In this activity, participants explore block programming, improve their problem solving and creativity skills, and garner patience. Youth will create their own side-scrolling game, on Code.org’s platform called Flappy Bird, and use code to change the visuals, the rules, and even gravity. Once complete, participants can share their versions with other participants and play the game on a smartphone.
To Do in Advance
- If applicable: send home the Codemakers Code.Org Sign Up form, so that participants can register for their own Code.org account to track their progress and iterate their game after this activity.
- Create a Google Document called Google Help Flappy Bird FAQ and update the share settings to “Anyone with the link can edit” (https://www.google.ca/docs/about/)
- Use Google’s URL shortener to create a shortened URL of the FAQ that you can share with participants.
Opening Hook: Introduction to Flappy Bird
Ask participants who has heard of Flappy Bird. Check to see how many have ever coded their own version of Flappy Bird. If many have, have them be “Google Help” for the remainder of the activity – when others need help, they can ask for help like you could do by utilizing Google’s support desk. To extend this further, have Google Help supporters document participant questions and answers and build their own FAQ google document that you can share with future groups using the document you created.
Show participants the introductory video to Flappy bird from Code.org: https://youtu.be/VQ4lo6Huylc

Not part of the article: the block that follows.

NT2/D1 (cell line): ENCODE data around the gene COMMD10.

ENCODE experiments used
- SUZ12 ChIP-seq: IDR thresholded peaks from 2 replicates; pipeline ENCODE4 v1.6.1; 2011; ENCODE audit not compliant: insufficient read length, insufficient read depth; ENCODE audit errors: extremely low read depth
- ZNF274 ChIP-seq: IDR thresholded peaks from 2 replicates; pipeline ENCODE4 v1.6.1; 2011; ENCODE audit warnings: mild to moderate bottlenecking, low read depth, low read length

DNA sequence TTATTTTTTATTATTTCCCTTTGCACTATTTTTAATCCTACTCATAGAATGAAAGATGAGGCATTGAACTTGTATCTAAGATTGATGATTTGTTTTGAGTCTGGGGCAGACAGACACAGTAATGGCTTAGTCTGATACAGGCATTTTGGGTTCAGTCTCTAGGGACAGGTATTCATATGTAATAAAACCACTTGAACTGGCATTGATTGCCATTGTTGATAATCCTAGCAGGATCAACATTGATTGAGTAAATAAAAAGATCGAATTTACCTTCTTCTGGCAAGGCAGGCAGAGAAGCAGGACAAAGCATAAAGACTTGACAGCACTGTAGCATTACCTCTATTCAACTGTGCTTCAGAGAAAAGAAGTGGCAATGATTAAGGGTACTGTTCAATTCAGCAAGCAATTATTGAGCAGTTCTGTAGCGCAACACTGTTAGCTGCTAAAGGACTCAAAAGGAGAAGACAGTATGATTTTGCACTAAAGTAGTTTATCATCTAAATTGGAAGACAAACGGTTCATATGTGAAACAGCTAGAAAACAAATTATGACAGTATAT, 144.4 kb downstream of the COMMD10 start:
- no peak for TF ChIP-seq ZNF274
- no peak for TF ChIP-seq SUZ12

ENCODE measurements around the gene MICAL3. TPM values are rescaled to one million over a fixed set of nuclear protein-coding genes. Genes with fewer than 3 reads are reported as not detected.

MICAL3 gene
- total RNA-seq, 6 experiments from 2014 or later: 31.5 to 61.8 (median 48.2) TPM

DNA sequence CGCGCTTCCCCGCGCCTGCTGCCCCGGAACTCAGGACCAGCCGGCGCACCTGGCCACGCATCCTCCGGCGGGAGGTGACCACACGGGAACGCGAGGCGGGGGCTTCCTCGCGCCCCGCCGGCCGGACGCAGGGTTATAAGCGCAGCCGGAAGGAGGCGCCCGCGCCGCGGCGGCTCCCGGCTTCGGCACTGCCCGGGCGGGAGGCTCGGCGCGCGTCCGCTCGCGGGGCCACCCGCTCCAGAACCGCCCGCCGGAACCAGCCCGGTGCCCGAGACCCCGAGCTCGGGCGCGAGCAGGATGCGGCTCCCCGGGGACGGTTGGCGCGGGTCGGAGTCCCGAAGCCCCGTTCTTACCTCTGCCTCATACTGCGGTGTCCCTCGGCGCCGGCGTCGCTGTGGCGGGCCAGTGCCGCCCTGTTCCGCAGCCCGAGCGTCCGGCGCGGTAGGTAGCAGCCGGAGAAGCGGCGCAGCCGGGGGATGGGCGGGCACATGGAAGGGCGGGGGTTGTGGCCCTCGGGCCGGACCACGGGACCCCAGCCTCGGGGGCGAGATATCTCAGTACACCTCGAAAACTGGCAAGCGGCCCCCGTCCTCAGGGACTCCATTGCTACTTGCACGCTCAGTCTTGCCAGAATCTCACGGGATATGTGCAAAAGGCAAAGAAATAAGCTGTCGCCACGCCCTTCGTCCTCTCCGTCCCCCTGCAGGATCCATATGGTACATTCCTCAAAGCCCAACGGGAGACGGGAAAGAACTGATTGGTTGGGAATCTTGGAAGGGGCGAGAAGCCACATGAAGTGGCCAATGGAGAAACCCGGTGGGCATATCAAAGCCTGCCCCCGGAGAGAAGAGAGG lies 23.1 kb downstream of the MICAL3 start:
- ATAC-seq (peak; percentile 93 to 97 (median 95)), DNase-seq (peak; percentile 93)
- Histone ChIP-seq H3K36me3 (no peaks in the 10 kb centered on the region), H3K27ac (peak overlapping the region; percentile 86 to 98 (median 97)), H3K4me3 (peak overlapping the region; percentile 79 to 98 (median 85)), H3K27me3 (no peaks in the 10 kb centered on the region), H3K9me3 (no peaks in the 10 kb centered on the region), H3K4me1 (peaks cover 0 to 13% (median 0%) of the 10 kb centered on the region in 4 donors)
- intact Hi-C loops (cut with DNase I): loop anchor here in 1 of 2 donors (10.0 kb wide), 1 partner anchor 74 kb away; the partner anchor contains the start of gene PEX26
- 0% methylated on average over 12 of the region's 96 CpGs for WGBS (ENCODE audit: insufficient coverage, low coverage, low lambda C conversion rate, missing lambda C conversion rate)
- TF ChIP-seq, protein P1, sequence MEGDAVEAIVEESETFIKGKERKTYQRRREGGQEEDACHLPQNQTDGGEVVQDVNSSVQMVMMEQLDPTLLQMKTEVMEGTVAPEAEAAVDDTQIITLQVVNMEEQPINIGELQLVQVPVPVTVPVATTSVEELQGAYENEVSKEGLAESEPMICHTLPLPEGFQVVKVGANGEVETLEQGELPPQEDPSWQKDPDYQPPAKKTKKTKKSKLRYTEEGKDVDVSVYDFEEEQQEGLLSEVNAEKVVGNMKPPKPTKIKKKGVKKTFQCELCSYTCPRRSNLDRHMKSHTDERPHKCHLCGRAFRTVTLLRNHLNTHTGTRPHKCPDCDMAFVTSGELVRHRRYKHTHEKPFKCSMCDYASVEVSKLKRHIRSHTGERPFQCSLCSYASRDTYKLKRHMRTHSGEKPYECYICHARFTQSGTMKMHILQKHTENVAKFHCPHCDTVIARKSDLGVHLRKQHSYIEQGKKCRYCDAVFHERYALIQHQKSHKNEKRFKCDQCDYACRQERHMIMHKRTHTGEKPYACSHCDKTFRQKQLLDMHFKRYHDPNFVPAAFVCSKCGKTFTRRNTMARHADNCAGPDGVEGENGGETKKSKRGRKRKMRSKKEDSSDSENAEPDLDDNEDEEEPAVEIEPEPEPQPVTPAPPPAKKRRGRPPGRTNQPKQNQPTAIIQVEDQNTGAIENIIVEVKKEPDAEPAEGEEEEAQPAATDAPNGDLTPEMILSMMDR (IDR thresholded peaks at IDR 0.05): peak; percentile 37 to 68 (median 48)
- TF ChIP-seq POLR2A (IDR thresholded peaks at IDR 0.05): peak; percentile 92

Section 1: Code Flappy Bird
Provide participants with individual access to: http://studio.code.org/flappy/1(alternately, participants can work in pairs or small groups). Encourage them to sign in if they have already created their own account, or just begin using the game as a guest if they did not.
Encourage them to work at their own pace through the 10 puzzles. Depending on your schedule and their sign-up access, remind them that they can come back to this activity when they finish other activities, or can complete the activity again later at home.
Remind participants that this isn’t a race, but a chance for them to build their skills and really learn to code, not just finish the game.
Reflection & Debrief
- Have youth visit each others’ computer stations so that they can see how their peers changed the visuals, rules, and gravity in their own games.
- Tweet to @ActuaCanada with #Codemakers to share your game design with the Actua Network
Extensions & Modifications
- Provide timed challenges to complete the activity.
- Have participants work individually and later compare solutions.
- Have students work in pairs or small groups to collaborate on the challenges.
- Provide extended time to work through the platform.